PEDESTRIANISM BY DESIGN has become a mandate for most urban planners, but certain assumptions about what makes a neighborhood walkable haven't been empirically challenged—until now. A recent study by the RAND Corp. confirmed that pedestrian activity increases in areas featuring grid street patterns with four-way stops and in mixed-use zones with a diversity of businesses. But researchers found no evidence that shorter blocks (of less than 600 feet) encourage walking, as is the conventional wisdom among New Urbanists.
The study, which examined several criteria in the New Urbanism Smart Scorecard (a set of guidelines developed by the Congress for New Urbanism in partnership with the EPA) also found mixed correlations between walkability and density. Significant increases in pedestrianism were noted in neighborhoods with a housing density of greater than 14 units per acre. However, walking activity was lower in areas with a density of 11 to 14 units per acre than in areas built out at seven to 11 units per acre.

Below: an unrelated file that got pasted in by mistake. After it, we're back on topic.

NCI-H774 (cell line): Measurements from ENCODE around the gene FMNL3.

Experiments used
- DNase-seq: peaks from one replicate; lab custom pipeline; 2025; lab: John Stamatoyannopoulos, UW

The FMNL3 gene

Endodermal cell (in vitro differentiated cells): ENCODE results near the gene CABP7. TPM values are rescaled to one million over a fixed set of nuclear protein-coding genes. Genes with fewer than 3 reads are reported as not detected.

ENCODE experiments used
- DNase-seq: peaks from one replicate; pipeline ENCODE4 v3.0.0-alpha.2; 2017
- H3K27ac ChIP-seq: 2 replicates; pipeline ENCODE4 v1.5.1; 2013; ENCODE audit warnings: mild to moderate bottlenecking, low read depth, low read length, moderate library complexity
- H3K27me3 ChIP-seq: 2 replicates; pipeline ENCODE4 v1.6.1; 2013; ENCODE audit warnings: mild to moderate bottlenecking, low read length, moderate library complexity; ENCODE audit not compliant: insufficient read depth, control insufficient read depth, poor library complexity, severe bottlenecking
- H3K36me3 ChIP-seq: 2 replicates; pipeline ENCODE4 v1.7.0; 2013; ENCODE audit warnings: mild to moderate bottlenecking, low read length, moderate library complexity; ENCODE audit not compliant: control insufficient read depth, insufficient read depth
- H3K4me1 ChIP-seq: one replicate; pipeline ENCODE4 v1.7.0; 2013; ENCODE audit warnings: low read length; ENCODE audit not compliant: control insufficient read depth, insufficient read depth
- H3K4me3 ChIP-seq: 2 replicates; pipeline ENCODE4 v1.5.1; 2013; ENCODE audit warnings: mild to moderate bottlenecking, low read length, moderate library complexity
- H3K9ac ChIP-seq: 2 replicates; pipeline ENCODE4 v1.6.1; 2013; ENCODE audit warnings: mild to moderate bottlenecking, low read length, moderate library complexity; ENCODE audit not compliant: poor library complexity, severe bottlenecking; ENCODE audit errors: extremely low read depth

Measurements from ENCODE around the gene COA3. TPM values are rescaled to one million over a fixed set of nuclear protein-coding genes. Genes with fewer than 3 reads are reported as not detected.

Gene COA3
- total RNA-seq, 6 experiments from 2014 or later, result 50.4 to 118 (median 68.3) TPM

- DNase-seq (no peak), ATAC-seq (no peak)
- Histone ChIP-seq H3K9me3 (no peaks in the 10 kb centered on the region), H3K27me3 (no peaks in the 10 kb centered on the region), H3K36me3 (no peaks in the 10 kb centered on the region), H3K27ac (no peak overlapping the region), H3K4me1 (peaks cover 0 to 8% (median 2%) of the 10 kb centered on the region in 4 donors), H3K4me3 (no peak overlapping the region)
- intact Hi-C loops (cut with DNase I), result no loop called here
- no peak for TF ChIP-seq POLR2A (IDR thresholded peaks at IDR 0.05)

Data for the study were crunched from the 1995 National Personal Transportation Survey, which included interviews of 42,033 households nationwide. But researchers say there is still room to drill down further. “We will need to examine whether these [criteria] have to be done in concert in order to have a big impact on walking,” says Rob Boer, the study's lead author. “We also need to explore ... whether people who are interested in walking may seek out certain types of neighborhoods.”